Keast Burke
photographer, photo historian, editor of the Australian Photo-Review


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Beaufoy Merlin

Gold And Silver (Australasian Photo-Review #3 1953)

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The five-figure numbers are Merlin's index numbers as shown on the corresponding negatives.

17742: Here we see the familiar Hartley Court House as it was early in 1871. The central figure appears to be the P.M., Thomas Brown, who retired in the same year after sixteen years' service. The building was erected in 1837 and remained in active use as a court house for half a century.


18353: One of Gulgong's principal streets as it appeared early in 1871. The style of building-stringy-bark with "false-front" of pine-was characteristic of the period. On the extreme left we see the photographer's wet-plate caravan.


18401: Merlin's pictures of Gulgong, Black Lead and Home Rule are unique in their "earliness". We are shown Black Lead as it appeared in its first year, the other settlements as they stood in the first months of their existence. Only in Australia could the making of such a record be possible.


18629: This is Clarke St., Hill End, looking south-west from near the present Royal Hotel, as it appeared in the spring of 1872, when the town was at its heyday. Points of interest are: Merlin's assistant with spare darkslide; the signwriter at work on the signboard outside Manson's new store; the boggy patches in the streets showing the sites of old shafts; the premises of the Australian joint Stock Bank (the two-storey building at far end), with Beyer's cottage just to this side of it.


70046: The Mudgee road passing through Tambaroora, looking north from a -point near the original public school. The square brick building at the far end is - Salkeld's Royal Hotel; that with the twin gables is Arthur Correy's, baker and confectioner-the latter is reported as having "grub staked half the miners of the Dirt Holes". Tombaroora (31 miles north of Hill End) was declining in importance by this time (1872).


18264: From the mining angle this is perhaps the most interesting of the many scores of similar records. It is the perfect documentary, showing, as it does, all the events associated with a gold strike. On the left we see the red flag which the regulations stated must be hoisted for a week as soon as gold was found; then comes the syndicate of miners with the tallest of the group holding the dish in which four or five nuggets can be seen in the "tail"; next is the clerk from the mining warden's office (grasping a spade as though he himself had found the gold); on the right we see the butcher included by way of "local colour"; as a background, the forge (for the never-ending tool sharpening), and just behind it on the right the actual shaft and its tall whip-pole for horse-power hoisting.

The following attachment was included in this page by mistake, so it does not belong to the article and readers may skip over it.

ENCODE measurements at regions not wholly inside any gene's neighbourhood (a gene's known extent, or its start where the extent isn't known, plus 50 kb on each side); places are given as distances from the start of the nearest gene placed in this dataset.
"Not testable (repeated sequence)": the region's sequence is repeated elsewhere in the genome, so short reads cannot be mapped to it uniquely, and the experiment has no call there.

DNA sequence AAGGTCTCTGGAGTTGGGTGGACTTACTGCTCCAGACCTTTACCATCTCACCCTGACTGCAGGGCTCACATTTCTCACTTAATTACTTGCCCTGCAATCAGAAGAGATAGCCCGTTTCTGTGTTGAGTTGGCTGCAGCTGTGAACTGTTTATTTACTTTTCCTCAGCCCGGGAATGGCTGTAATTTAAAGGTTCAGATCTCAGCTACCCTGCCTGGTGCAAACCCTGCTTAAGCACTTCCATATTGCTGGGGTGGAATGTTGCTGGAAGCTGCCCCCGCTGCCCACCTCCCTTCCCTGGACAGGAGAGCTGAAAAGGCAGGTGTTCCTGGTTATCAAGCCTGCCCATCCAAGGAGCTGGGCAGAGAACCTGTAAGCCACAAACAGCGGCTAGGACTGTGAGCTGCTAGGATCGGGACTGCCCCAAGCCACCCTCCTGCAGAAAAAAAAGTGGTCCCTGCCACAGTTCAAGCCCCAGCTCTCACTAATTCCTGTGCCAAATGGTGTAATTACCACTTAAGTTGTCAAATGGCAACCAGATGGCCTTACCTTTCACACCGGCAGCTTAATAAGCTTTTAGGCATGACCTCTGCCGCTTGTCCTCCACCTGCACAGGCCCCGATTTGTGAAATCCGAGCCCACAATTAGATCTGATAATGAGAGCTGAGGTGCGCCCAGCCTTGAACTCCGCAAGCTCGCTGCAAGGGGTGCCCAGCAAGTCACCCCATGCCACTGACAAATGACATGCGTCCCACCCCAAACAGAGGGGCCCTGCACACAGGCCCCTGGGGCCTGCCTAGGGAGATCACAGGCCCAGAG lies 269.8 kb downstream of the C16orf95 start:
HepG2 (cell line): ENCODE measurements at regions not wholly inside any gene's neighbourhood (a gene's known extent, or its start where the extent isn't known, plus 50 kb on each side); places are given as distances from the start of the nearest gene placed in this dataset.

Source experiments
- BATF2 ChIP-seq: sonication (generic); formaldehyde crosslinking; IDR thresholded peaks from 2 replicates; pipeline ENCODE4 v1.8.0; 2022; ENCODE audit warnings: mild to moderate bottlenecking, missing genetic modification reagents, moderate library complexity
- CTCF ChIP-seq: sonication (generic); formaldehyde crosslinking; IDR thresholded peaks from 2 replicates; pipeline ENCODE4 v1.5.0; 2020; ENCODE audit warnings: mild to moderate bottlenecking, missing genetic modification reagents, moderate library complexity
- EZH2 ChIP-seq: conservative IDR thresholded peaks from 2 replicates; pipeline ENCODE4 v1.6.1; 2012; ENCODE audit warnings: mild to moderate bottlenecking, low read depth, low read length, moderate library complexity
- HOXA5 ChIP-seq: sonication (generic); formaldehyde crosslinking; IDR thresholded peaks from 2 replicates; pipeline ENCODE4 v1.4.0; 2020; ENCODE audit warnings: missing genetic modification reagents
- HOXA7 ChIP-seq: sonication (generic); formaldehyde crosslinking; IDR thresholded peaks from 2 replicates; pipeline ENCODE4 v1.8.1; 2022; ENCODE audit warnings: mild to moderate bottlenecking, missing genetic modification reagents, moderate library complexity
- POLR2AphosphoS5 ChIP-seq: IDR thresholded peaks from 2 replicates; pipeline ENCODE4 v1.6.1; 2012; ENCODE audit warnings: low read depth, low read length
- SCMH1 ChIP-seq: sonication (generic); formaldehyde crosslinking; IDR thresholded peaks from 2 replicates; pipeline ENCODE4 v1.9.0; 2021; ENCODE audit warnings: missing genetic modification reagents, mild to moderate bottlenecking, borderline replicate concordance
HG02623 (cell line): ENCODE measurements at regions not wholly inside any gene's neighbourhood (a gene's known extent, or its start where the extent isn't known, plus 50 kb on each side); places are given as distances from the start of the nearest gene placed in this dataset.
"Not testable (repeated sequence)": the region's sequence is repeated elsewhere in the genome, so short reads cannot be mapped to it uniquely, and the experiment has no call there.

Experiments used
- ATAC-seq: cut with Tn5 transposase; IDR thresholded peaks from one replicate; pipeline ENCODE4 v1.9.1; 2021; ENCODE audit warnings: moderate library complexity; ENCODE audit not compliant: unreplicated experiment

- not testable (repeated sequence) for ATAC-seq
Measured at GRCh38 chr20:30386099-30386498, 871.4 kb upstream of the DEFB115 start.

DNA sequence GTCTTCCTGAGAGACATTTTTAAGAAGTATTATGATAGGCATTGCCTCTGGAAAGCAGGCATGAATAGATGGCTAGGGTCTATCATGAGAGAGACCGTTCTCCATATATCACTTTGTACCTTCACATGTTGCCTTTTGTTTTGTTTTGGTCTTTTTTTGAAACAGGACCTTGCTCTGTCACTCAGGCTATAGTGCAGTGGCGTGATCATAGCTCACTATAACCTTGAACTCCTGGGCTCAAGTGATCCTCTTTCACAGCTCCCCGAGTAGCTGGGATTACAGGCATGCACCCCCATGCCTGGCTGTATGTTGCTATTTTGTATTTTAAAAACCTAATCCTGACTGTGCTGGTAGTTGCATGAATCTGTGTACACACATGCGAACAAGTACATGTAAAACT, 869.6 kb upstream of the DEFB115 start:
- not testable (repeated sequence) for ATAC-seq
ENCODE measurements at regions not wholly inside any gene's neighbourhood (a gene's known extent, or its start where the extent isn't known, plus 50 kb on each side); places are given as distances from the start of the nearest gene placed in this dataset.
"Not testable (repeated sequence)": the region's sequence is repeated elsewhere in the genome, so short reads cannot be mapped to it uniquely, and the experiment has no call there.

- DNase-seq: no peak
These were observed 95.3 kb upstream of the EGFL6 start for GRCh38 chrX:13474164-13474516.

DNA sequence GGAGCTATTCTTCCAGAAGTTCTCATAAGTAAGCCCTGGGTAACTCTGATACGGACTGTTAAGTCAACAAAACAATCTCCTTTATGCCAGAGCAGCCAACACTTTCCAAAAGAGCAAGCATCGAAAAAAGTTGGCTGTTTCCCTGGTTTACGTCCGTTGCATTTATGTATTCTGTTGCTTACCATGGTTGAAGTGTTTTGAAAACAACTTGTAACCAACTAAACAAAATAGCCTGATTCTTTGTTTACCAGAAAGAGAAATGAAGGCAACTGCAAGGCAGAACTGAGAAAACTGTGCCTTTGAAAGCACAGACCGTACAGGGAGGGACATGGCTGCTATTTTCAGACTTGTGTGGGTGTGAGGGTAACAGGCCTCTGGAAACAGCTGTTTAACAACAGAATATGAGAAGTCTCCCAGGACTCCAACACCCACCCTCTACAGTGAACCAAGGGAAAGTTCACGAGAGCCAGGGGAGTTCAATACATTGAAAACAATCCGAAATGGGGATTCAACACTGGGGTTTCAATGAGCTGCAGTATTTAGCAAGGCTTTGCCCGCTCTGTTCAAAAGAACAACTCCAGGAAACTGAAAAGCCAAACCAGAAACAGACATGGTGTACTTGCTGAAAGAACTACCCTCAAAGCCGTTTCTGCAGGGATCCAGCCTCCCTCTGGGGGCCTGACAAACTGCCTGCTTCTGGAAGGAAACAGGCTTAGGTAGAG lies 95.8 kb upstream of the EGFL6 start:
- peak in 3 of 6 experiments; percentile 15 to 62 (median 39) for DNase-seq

18472: By way of contrast, this print shows a small claim on the Gulgong field on which work has just been commenced; the reason for selection was Merlin's fine groupings of the two sets of figures.


18144: Of the numerous groups of passers-by photographed outside hotels and business premises, this is perhaps the best for its admirable depiction of a cross section of Gulgong citizens. Here we are introduced to "mine host," to an upstanding police officer, a miner suffering from injuries received from a premature blast, and, most important of all, "Paddy". Paddy had been a circus clown in his younger life and was well known for his stage attitudes, his incomparable flow of language and his comical "Irishisms".


18715: One of the best of the Hill End groups. It was photographed outside Jenkyn's shoeing forge towards the southern end of Clarke Street about September, 1872. The various types of workers are represented, while to the right, slightly aloof, we are introduced to Holtermann himself. He is to be observed in many of the Hill End scenes.


18793: A feature of wet plate is its exceedingly fine-grain structure; in consequence, provided the image itself is sharp, enlargements to a degree of ten or fifteen times can readily be obtained. This picture,we believe, of the original Hudson Bros is a good example of the possibilities in this direction. The scene is of documentary interest as showing the complete stock of a typical builder's yard in 1872 galvanised iron, staircase uprights, and ready-made doors, Australian ovens and casks of nails with everything dumped just as it was unloaded from the bullock waggons.


18678: This was selected for reproduction for reasons similar to the preceding one. It is so technically excellent and so full of trade interest.

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